“Why are so many people so cruel to their dogs?”
That is the question The Post’s Gene Weingartenset out to answer when he spent three days in the field with workers from PETA who investigate complaints of cruelty.
The closest he came to any kind of answer — after witnessing one instance after another after another of dogs chained or caged in truly horrific conditions — is because they can.
Hopefully, though, his searing exposé will wake up local and state officials to the need to ban the unattended tethering of dogs.
Dogs are naturally social beings.
They need interaction with humans and/or other animals, but it sadly is commonplace for owners to leave their dogs outside in all weather extremes, attached to some stationary structure or imprisoned in a pen.
“It occurs all over the country,” Mr. Weingarten wrote, “the pitiless 24-hour-a-day chaining of dogs to lifelong sentences of misery and madness.”
In addition to the psychological effects — otherwise friendly dogs becoming neurotic, unhappy, often aggressive — there are the physical ailments that result from being continuously chained.
Necks become sore and raw; collars can grow into their skin, and they are vulnerable to parasites and insects.
Often they are denied food and water. Four of the dogs rescued by PETA during the three days of Mr. Weingarten’s reporting were so damaged they had to be euthanized.
“I have been doing this for 25 years, and I still don’t understand it,” Daphna Nachminovitch, PETA’s senior vice president of cruelty investigations, told us about what she sees as the disconnect between someone deciding to own a dog and then utterly failing to understand its most basic needs.
While she acknowledged that “you can’t force people to love and respect and show kindness to animals,” Ms. Nachminovitch stressed that it is possible to impose and enforce some basic rules of decency and humanity.
PETA has led the effort to try to persuade state and localities to ban the brutal practice of leaving dogs unattended for hours on end tethered to a chain or trapped in a pen.
Twenty-two states and D.C. have laws that attempt to limit the number of hours or specifying what kind of collar or length of chain is allowed.
But those efforts have come up short.
None have banned unattended tethering entirely.
There has been some success at imposing prohibitions at the local level but, as Mr. Weingarten reported, they represent less than 1 percent of all cities, towns and counties in the country.
As Mr. Weingarten wrote, “There is a terrible power that comes with being human. But there is a potentially beautiful power in that, too. In this brutally unequal world, isn’t that part of the covenant with our pets?
Don’t we owe them that much dignity?”
Animals are helpless, but when it comes to making their lives more bearable, people are not.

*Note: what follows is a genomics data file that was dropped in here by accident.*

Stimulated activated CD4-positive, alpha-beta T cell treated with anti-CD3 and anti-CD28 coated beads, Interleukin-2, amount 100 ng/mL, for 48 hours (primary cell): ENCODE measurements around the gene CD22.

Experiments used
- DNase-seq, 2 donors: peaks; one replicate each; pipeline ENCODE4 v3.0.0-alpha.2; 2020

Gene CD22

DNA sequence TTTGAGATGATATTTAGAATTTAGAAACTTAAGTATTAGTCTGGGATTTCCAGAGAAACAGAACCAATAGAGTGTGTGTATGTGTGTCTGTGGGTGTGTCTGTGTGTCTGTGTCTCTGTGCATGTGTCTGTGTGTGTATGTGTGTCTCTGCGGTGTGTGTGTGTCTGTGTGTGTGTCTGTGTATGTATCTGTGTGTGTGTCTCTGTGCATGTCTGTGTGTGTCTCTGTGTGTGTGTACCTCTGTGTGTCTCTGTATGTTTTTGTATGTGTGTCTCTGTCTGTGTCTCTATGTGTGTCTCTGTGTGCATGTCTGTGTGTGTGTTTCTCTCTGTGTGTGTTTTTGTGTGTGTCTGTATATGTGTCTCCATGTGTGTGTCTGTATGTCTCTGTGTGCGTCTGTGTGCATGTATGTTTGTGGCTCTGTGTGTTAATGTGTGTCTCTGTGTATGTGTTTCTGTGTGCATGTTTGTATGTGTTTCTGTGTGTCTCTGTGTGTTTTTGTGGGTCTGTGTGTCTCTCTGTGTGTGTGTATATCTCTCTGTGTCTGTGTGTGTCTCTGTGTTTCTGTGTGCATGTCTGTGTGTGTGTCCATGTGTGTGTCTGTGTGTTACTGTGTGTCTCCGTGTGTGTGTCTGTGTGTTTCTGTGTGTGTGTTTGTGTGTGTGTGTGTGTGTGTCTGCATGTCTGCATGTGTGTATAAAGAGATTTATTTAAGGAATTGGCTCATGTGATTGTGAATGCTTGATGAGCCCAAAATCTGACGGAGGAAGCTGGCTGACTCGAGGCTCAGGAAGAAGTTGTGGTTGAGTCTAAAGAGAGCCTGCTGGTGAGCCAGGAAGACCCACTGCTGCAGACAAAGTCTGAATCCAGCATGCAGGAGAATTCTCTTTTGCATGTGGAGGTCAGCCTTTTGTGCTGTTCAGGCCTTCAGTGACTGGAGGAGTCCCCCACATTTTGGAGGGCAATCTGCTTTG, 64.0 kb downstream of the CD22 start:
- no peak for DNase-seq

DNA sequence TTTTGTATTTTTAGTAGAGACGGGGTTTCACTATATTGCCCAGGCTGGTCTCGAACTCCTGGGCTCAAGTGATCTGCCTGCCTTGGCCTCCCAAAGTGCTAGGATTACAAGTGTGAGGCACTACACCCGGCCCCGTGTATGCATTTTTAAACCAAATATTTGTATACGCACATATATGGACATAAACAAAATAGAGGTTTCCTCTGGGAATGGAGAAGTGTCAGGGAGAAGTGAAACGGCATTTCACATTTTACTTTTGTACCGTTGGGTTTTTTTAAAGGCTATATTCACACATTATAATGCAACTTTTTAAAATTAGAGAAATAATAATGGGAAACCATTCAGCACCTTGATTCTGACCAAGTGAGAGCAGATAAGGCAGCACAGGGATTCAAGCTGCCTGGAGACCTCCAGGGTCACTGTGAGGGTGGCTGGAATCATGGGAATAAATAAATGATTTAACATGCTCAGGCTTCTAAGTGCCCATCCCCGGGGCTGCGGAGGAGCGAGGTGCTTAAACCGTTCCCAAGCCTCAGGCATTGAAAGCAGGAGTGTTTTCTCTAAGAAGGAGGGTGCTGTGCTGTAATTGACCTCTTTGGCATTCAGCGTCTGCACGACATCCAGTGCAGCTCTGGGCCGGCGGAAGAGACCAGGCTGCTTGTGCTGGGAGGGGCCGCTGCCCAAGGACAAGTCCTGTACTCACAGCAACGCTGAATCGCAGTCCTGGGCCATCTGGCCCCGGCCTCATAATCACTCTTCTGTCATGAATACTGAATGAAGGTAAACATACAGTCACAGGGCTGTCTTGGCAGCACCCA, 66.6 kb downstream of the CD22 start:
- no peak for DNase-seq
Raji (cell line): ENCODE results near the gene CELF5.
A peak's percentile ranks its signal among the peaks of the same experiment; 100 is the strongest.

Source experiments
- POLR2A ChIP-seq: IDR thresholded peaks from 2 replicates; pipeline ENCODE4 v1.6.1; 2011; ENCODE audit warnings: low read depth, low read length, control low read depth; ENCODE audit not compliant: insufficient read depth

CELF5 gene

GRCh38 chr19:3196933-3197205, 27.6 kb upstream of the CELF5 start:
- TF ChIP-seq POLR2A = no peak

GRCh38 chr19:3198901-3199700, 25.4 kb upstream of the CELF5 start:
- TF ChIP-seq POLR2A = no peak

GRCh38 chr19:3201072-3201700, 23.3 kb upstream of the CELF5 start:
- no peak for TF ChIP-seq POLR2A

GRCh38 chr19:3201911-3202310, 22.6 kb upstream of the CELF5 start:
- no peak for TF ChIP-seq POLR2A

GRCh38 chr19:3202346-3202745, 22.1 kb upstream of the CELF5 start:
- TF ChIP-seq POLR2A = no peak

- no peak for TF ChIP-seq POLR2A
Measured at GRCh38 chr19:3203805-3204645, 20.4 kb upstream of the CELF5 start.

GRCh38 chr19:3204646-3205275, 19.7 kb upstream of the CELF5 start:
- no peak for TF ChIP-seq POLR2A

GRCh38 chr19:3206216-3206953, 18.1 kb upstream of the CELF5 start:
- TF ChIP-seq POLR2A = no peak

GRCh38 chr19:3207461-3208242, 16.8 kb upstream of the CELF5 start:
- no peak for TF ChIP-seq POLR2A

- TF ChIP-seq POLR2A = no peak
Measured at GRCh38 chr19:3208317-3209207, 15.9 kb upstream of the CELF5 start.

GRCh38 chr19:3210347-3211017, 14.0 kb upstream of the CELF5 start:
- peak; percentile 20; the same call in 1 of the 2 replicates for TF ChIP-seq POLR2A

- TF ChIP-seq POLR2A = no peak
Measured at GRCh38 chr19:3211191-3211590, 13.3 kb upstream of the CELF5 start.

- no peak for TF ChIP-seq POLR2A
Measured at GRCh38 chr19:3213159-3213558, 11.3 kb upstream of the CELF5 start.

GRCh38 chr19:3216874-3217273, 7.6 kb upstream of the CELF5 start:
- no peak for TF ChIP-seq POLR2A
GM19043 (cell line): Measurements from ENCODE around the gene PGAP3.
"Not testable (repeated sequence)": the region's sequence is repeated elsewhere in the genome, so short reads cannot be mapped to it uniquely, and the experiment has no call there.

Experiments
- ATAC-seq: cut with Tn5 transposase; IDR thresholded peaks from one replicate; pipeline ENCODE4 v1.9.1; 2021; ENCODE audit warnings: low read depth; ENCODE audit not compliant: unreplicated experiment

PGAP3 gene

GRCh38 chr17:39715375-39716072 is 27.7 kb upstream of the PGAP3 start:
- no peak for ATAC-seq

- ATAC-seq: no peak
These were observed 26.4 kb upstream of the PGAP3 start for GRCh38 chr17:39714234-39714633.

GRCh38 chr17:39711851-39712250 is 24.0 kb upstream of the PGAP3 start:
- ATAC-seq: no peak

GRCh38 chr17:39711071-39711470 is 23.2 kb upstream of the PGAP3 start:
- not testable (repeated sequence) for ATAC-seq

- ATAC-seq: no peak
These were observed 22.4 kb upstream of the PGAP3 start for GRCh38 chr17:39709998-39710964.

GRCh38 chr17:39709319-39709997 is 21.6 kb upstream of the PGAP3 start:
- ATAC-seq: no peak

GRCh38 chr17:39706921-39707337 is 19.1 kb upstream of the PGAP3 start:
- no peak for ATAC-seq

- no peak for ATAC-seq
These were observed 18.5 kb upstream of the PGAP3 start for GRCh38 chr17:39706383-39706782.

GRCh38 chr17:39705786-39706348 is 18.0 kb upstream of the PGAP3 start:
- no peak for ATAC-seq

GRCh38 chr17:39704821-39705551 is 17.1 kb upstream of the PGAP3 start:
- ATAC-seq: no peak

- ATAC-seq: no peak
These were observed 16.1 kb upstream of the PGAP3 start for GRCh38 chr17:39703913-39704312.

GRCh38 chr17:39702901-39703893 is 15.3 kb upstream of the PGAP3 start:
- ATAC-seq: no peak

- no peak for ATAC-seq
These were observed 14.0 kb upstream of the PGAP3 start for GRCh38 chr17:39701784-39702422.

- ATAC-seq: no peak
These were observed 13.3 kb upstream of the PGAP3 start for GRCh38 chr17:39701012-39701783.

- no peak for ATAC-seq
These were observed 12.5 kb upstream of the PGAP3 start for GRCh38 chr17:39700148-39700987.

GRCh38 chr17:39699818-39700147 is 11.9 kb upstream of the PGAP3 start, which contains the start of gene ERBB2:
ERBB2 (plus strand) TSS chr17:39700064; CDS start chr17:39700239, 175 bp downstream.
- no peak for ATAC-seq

And I mean…“There is a terrible power that comes with being human. But there is also a potentially beautiful power in this … “
The Austrian animal ethicist Helmut Kaplan also has this theory treated:
“The all-important question is: Has there ever been something like an education for peace, a training for peacefulness, an introduction to being good?
Has a moral sensorium ever been developed here that one can address, that one can appeal to?
Is it possible to educate people about morality, to be good or at least to want to be good at all?
At least there is a glimmer of hope – albeit a paradox: it can be influenced, the motivation for morality, an education for discord is undoubtedly possible.
But if a negative moral shaping of the human being is possible, then positive attempts at influencing could also have a chance of success.
In the case of the education in torture and murder in the Third Reich, for example, one came up with a lot.
This “educational work” was impressive.
The successes in the negative shaping of the human being, however, also give cause for hope, as already mentioned: If the education to the monster can be carried out so efficiently, then the education to the human being, to the morally thinking and acting human being, should also be possible”.
Personally, however, I have little hope that the described process of training to torture and killing could also lead to significant successes in the opposite direction.
I think the development towards inhuman and immorality is much easier than the other way round.
Mainly because even the very best animal protection law does not grant animals any rights, but only restricts the power of disposition of humans. Humans have rights, animals suffer under the violence of those who have rights to it.
Therefore: without the recognition of animals as subjects of rights that has to exist without being asked for, fascism against ALL animals will never end.
My best regards to all, Venus
One thought on ““Why are so many people so cruel to their dogs?””
“I think the development towards inhuman and immorality is much easier than the other way round. Mainly because even the very best animal protection law does not grant animals any rights, but only restricts the power of disposition of humans. Humans have rights, animals suffer under the violence of those who have rights to it.”
Exactly, very well-said.